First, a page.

Southern Plains Bison: June 2015

Lots of grass, plenty of water; what could go wrong? Right? This year is different than many of the past, and in many ways including any normalcy in nature. We can expect that our native-grazers might also be a bit more mysterious if we don’t observe diligently – ascertain and react. I think the best way to accomplish this is to observe the herd, and their behaviors, with attention to how content they seem. The answers your looking for come in questions:

1] Compared to the herds history; are they consuming an inordinate amount of mineral?
2] Are they getting enough to eat?
3] Are they showing reserve-system, or is their body score slipping?
4] Are they wormy?
5] Have they totally shed their coat?

These are just a few questions I ask as I observe a herd. It’s this time of year that the job at hand has everything to do with questioning your answers to result in a herd entering the breeding season in good health, and on the gain. The forage regimes across the southern plains are diverse and can be drastically different. Therefore if you have a friend or mentor running bison in short grass, and your bison habitat is predominantly improved [exotic] with no fertilizer, the realities this time of year will be totally different for the herd and your plan.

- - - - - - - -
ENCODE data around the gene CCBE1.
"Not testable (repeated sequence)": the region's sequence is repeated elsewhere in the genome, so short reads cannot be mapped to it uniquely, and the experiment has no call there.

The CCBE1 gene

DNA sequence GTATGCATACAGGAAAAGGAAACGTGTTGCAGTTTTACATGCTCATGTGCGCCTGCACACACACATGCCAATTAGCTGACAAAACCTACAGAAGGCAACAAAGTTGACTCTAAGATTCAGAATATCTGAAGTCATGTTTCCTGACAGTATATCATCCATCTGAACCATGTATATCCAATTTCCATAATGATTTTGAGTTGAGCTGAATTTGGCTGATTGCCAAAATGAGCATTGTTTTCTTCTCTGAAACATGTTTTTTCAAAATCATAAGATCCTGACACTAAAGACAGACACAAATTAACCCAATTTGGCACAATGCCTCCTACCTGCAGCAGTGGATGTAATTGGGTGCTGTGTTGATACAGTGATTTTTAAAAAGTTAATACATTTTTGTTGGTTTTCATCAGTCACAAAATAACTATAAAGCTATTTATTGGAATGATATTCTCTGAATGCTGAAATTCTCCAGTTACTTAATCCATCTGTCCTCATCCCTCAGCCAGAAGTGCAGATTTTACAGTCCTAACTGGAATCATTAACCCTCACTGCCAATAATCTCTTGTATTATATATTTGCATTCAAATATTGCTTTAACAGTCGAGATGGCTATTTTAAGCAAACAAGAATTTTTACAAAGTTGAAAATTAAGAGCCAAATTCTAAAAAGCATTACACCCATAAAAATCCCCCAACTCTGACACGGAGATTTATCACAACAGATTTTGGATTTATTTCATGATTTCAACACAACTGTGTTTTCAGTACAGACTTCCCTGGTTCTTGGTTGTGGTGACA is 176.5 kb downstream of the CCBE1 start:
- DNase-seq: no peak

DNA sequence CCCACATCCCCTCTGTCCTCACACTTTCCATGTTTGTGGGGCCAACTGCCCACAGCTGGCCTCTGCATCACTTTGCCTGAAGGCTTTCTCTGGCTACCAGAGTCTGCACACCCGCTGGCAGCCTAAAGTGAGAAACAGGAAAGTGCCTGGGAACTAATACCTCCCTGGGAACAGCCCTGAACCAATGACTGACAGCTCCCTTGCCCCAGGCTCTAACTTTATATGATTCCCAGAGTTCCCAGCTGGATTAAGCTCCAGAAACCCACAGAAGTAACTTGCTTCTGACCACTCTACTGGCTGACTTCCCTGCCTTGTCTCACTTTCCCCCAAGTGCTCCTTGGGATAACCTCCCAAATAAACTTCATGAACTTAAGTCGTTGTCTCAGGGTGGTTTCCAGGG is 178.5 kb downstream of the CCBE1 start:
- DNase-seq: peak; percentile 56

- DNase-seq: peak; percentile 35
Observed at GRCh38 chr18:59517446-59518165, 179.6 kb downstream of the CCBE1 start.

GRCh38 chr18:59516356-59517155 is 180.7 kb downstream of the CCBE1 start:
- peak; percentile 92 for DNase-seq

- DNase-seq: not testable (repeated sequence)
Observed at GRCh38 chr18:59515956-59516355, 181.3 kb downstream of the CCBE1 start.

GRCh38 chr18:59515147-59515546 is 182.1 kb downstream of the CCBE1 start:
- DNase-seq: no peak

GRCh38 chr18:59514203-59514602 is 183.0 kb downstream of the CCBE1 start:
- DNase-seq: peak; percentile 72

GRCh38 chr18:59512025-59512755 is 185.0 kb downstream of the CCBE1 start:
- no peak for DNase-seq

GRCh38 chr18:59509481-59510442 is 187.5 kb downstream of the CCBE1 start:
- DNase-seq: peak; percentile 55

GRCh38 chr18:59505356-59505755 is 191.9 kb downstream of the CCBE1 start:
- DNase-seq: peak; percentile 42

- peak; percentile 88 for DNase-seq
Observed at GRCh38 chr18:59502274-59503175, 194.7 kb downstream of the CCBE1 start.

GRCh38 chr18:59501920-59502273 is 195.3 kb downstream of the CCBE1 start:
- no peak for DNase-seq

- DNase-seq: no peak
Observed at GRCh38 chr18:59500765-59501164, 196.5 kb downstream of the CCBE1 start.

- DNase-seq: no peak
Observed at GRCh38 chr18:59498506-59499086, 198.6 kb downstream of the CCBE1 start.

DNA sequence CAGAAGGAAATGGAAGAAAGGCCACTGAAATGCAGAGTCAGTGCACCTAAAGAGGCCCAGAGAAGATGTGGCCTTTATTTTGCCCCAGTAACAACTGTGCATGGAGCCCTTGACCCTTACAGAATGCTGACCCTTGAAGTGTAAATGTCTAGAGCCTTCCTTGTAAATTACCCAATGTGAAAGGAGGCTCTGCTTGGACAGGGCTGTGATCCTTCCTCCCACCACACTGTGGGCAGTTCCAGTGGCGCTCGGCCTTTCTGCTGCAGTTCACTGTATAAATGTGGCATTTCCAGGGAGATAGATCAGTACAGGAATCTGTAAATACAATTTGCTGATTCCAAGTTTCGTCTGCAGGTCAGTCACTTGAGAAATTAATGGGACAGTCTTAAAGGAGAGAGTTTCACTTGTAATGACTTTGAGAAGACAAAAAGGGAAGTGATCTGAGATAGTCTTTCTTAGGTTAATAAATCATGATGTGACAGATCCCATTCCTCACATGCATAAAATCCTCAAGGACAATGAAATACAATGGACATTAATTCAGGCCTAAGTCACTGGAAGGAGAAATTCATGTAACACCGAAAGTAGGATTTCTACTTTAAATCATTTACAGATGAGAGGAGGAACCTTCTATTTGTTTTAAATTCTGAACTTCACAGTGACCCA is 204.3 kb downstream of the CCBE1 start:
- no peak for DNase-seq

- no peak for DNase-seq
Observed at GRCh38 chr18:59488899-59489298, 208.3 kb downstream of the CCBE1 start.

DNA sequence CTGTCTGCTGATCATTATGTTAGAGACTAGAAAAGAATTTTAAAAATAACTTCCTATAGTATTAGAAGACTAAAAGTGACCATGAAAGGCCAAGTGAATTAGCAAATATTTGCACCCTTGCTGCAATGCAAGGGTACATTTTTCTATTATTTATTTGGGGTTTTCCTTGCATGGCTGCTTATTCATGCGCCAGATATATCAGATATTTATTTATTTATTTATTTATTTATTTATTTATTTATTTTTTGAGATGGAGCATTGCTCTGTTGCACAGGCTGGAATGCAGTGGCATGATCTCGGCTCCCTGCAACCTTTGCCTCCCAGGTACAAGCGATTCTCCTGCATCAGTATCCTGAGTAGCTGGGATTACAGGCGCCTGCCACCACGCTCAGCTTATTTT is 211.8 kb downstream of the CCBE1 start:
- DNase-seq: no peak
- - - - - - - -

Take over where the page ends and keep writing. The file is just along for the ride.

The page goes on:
Personally; I like to ask the bison about their circumstance and look for ways they can tell me what they need. Some of the ways to communicate with them might include: A rough [poor-quality] bale of hay accessible to them – Fecal analysis – upgrading my mineral formulation – forage samples – and my eye. If your eye is still in development, take pictures of your herd when thay are in optimum condition, and compare their body-score to that picture. This is a much better way of detecting severe changes compared to running them through the chute and weighing them in the heat, with red-dots in tow.

Summer in the Southern Plains is a good time to leave them alone and let them do their thing. It is also the time for us to have our thinking caps on, to their benefit and ours.

Frasier Bison L.L.C.